In 1980, Italian authorities established a superior classification of DOC wines. Denominazione di Origine Controllata e Garantita (DOCG) began with five wines, Brunello di Montalcino, Vino Nobile di Montepulciano and Chianti all Tuscan, Barolo and Barbaresco, both produced in Piedmont. All had established international reputations and all but one 'Brunello' had been produced for centuries. Today, a total of 24 wines have been awarded the prestigious DOCG status.
A DOCG wine must meet standards that are stricter than those stipulated in DOC regulations. One of the principal differences is the lower yields imposed. The reductions in output have probably done more to improve the quality of the wines than any other condition in the production. The rules also require in-depth chemical analyses for all DOCG wines. Laboratories recognized by the government must carry out the examinations of the wines' physical composition.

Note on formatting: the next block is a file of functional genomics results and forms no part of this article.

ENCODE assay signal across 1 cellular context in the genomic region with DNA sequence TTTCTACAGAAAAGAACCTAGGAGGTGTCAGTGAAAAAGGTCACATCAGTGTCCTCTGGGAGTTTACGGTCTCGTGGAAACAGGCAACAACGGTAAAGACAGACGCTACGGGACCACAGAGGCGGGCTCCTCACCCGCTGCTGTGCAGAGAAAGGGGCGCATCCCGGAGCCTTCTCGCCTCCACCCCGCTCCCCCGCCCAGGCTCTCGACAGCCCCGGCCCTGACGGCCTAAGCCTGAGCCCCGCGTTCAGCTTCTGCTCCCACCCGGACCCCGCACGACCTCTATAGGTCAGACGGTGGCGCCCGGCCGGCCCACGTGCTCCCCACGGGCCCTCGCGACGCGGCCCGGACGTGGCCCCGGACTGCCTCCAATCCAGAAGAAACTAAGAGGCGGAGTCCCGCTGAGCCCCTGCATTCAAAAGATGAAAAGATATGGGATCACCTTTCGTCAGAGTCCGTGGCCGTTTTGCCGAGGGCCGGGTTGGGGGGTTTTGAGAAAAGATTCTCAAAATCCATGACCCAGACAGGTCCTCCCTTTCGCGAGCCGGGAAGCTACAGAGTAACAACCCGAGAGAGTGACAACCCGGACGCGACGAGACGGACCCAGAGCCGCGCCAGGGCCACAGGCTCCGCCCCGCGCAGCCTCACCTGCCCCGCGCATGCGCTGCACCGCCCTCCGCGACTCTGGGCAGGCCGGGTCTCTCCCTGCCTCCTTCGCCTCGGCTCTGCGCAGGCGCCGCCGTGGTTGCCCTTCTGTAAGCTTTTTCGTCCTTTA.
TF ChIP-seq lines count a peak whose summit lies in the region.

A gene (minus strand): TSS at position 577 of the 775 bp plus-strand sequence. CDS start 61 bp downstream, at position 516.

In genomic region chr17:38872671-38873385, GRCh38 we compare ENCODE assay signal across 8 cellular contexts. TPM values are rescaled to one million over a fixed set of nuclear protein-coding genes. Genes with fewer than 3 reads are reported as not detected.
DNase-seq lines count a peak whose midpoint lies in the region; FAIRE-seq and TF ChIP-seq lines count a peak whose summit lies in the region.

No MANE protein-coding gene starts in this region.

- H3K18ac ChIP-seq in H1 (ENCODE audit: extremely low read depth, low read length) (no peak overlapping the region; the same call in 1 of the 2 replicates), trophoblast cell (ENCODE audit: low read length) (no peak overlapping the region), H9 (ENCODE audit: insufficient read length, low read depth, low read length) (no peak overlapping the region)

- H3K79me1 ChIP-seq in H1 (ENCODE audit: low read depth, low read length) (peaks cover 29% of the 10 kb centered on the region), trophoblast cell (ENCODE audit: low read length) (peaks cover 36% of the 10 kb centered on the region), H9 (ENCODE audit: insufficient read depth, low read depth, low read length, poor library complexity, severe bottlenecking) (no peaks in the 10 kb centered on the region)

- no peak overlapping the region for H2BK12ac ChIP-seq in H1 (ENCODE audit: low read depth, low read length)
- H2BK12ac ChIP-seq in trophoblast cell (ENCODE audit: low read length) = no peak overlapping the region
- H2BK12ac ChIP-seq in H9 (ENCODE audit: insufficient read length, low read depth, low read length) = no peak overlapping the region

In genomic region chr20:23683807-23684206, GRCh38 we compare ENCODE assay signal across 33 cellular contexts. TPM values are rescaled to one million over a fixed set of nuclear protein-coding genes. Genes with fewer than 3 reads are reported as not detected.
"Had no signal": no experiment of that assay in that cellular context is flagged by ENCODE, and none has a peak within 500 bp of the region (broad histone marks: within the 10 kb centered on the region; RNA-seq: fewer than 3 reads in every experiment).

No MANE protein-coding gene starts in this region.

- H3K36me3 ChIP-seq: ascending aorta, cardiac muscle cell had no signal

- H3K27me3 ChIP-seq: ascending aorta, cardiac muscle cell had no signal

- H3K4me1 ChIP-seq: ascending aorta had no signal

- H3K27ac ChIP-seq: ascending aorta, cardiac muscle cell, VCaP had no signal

Once the analyses have demonstrated that the chemical properties are in accordance with the standards specified in the DOCG regulations, committees of expert tasters sample each producer's wines. The committees can reject wines that fail to meet the specified sensory standards or instruct the producers to take steps to remedy deficiencies before approving or discarding the wine.
Upon receipt of a favourable report on the outcome of this analysis, the producers' consortia issues small pink numbered seals that fit over the top of the bottles of DOCG wines. Strict controls are applied to ensure that the number of seals issued corresponds to the amount of wine that can be produced in accordance with the regulations.
Today, within the DOC and DOCG zones well over 2,000 types of wine are produced. The extensive preparations the wine producers who apply for DOCG recognition must make are time consuming and require substantial investments. These strict controls placed on DOCG ensures that what finally is served to enthusiasts all over the world, is of only the finest that Italy has to offer.